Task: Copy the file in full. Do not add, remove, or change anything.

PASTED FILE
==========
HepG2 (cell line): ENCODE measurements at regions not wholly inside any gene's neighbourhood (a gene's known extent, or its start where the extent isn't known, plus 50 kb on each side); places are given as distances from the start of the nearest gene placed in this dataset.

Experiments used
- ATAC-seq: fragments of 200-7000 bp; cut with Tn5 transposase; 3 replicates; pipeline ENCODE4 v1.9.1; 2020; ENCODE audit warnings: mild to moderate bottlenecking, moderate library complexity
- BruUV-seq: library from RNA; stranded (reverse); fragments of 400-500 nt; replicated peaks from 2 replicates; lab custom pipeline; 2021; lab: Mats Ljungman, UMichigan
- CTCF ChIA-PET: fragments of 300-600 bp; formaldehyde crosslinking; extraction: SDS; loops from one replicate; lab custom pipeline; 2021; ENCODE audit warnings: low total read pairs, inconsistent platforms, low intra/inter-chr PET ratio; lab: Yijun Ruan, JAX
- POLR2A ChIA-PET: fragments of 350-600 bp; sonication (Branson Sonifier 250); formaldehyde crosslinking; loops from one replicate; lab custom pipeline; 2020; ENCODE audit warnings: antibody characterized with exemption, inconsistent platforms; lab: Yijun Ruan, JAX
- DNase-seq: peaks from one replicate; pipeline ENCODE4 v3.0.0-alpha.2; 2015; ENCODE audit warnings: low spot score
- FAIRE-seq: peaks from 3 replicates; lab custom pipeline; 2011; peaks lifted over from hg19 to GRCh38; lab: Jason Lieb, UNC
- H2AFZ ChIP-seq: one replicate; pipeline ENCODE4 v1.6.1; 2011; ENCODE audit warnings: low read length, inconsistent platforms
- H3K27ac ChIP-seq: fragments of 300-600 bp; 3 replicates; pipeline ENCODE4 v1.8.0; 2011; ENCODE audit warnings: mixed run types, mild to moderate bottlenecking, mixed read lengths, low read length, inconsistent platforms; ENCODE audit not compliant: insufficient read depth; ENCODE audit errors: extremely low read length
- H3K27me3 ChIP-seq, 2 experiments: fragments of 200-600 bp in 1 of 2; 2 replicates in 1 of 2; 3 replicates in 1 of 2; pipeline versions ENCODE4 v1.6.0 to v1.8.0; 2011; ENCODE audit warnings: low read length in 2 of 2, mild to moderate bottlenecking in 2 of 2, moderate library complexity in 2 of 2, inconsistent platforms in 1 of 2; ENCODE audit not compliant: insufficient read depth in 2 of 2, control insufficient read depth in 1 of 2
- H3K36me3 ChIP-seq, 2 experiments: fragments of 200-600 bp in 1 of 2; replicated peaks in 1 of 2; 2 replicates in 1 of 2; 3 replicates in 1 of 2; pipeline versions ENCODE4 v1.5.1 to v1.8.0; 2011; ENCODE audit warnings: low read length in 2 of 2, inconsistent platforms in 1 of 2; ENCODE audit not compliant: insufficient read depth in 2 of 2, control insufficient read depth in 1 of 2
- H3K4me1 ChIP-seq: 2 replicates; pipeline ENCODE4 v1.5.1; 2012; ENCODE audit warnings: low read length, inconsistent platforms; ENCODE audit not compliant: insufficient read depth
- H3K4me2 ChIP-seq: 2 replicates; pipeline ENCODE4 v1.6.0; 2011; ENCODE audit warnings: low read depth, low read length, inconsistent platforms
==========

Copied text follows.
HepG2 (cell line): ENCODE measurements at regions not wholly inside any gene's neighbourhood (a gene's known extent, or its start where the extent isn't known, plus 50 kb on each side); places are given as distances from the start of the nearest gene placed in this dataset.

Experiments used
- ATAC-seq: fragments of 200-7000 bp; cut with Tn5 transposase; 3 replicates; pipeline ENCODE4 v1.9.1; 2020; ENCODE audit warnings: mild to moderate bottlenecking, moderate library complexity
- BruUV-seq: library from RNA; stranded (reverse); fragments of 400-500 nt; replicated peaks from 2 replicates; lab custom pipeline; 2021; lab: Mats Ljungman, UMichigan
- CTCF ChIA-PET: fragments of 300-600 bp; formaldehyde crosslinking; extraction: SDS; loops from one replicate; lab custom pipeline; 2021; ENCODE audit warnings: low total read pairs, inconsistent platforms, low intra/inter-chr PET ratio; lab: Yijun Ruan, JAX
- POLR2A ChIA-PET: fragments of 350-600 bp; sonication (Branson Sonifier 250); formaldehyde crosslinking; loops from one replicate; lab custom pipeline; 2020; ENCODE audit warnings: antibody characterized with exemption, inconsistent platforms; lab: Yijun Ruan, JAX
- DNase-seq: peaks from one replicate; pipeline ENCODE4 v3.0.0-alpha.2; 2015; ENCODE audit warnings: low spot score
- FAIRE-seq: peaks from 3 replicates; lab custom pipeline; 2011; peaks lifted over from hg19 to GRCh38; lab: Jason Lieb, UNC
- H2AFZ ChIP-seq: one replicate; pipeline ENCODE4 v1.6.1; 2011; ENCODE audit warnings: low read length, inconsistent platforms
- H3K27ac ChIP-seq: fragments of 300-600 bp; 3 replicates; pipeline ENCODE4 v1.8.0; 2011; ENCODE audit warnings: mixed run types, mild to moderate bottlenecking, mixed read lengths, low read length, inconsistent platforms; ENCODE audit not compliant: insufficient read depth; ENCODE audit errors: extremely low read length
- H3K27me3 ChIP-seq, 2 experiments: fragments of 200-600 bp in 1 of 2; 2 replicates in 1 of 2; 3 replicates in 1 of 2; pipeline versions ENCODE4 v1.6.0 to v1.8.0; 2011; ENCODE audit warnings: low read length in 2 of 2, mild to moderate bottlenecking in 2 of 2, moderate library complexity in 2 of 2, inconsistent platforms in 1 of 2; ENCODE audit not compliant: insufficient read depth in 2 of 2, control insufficient read depth in 1 of 2
- H3K36me3 ChIP-seq, 2 experiments: fragments of 200-600 bp in 1 of 2; replicated peaks in 1 of 2; 2 replicates in 1 of 2; 3 replicates in 1 of 2; pipeline versions ENCODE4 v1.5.1 to v1.8.0; 2011; ENCODE audit warnings: low read length in 2 of 2, inconsistent platforms in 1 of 2; ENCODE audit not compliant: insufficient read depth in 2 of 2, control insufficient read depth in 1 of 2
- H3K4me1 ChIP-seq: 2 replicates; pipeline ENCODE4 v1.5.1; 2012; ENCODE audit warnings: low read length, inconsistent platforms; ENCODE audit not compliant: insufficient read depth
- H3K4me2 ChIP-seq: 2 replicates; pipeline ENCODE4 v1.6.0; 2011; ENCODE audit warnings: low read depth, low read length, inconsistent platforms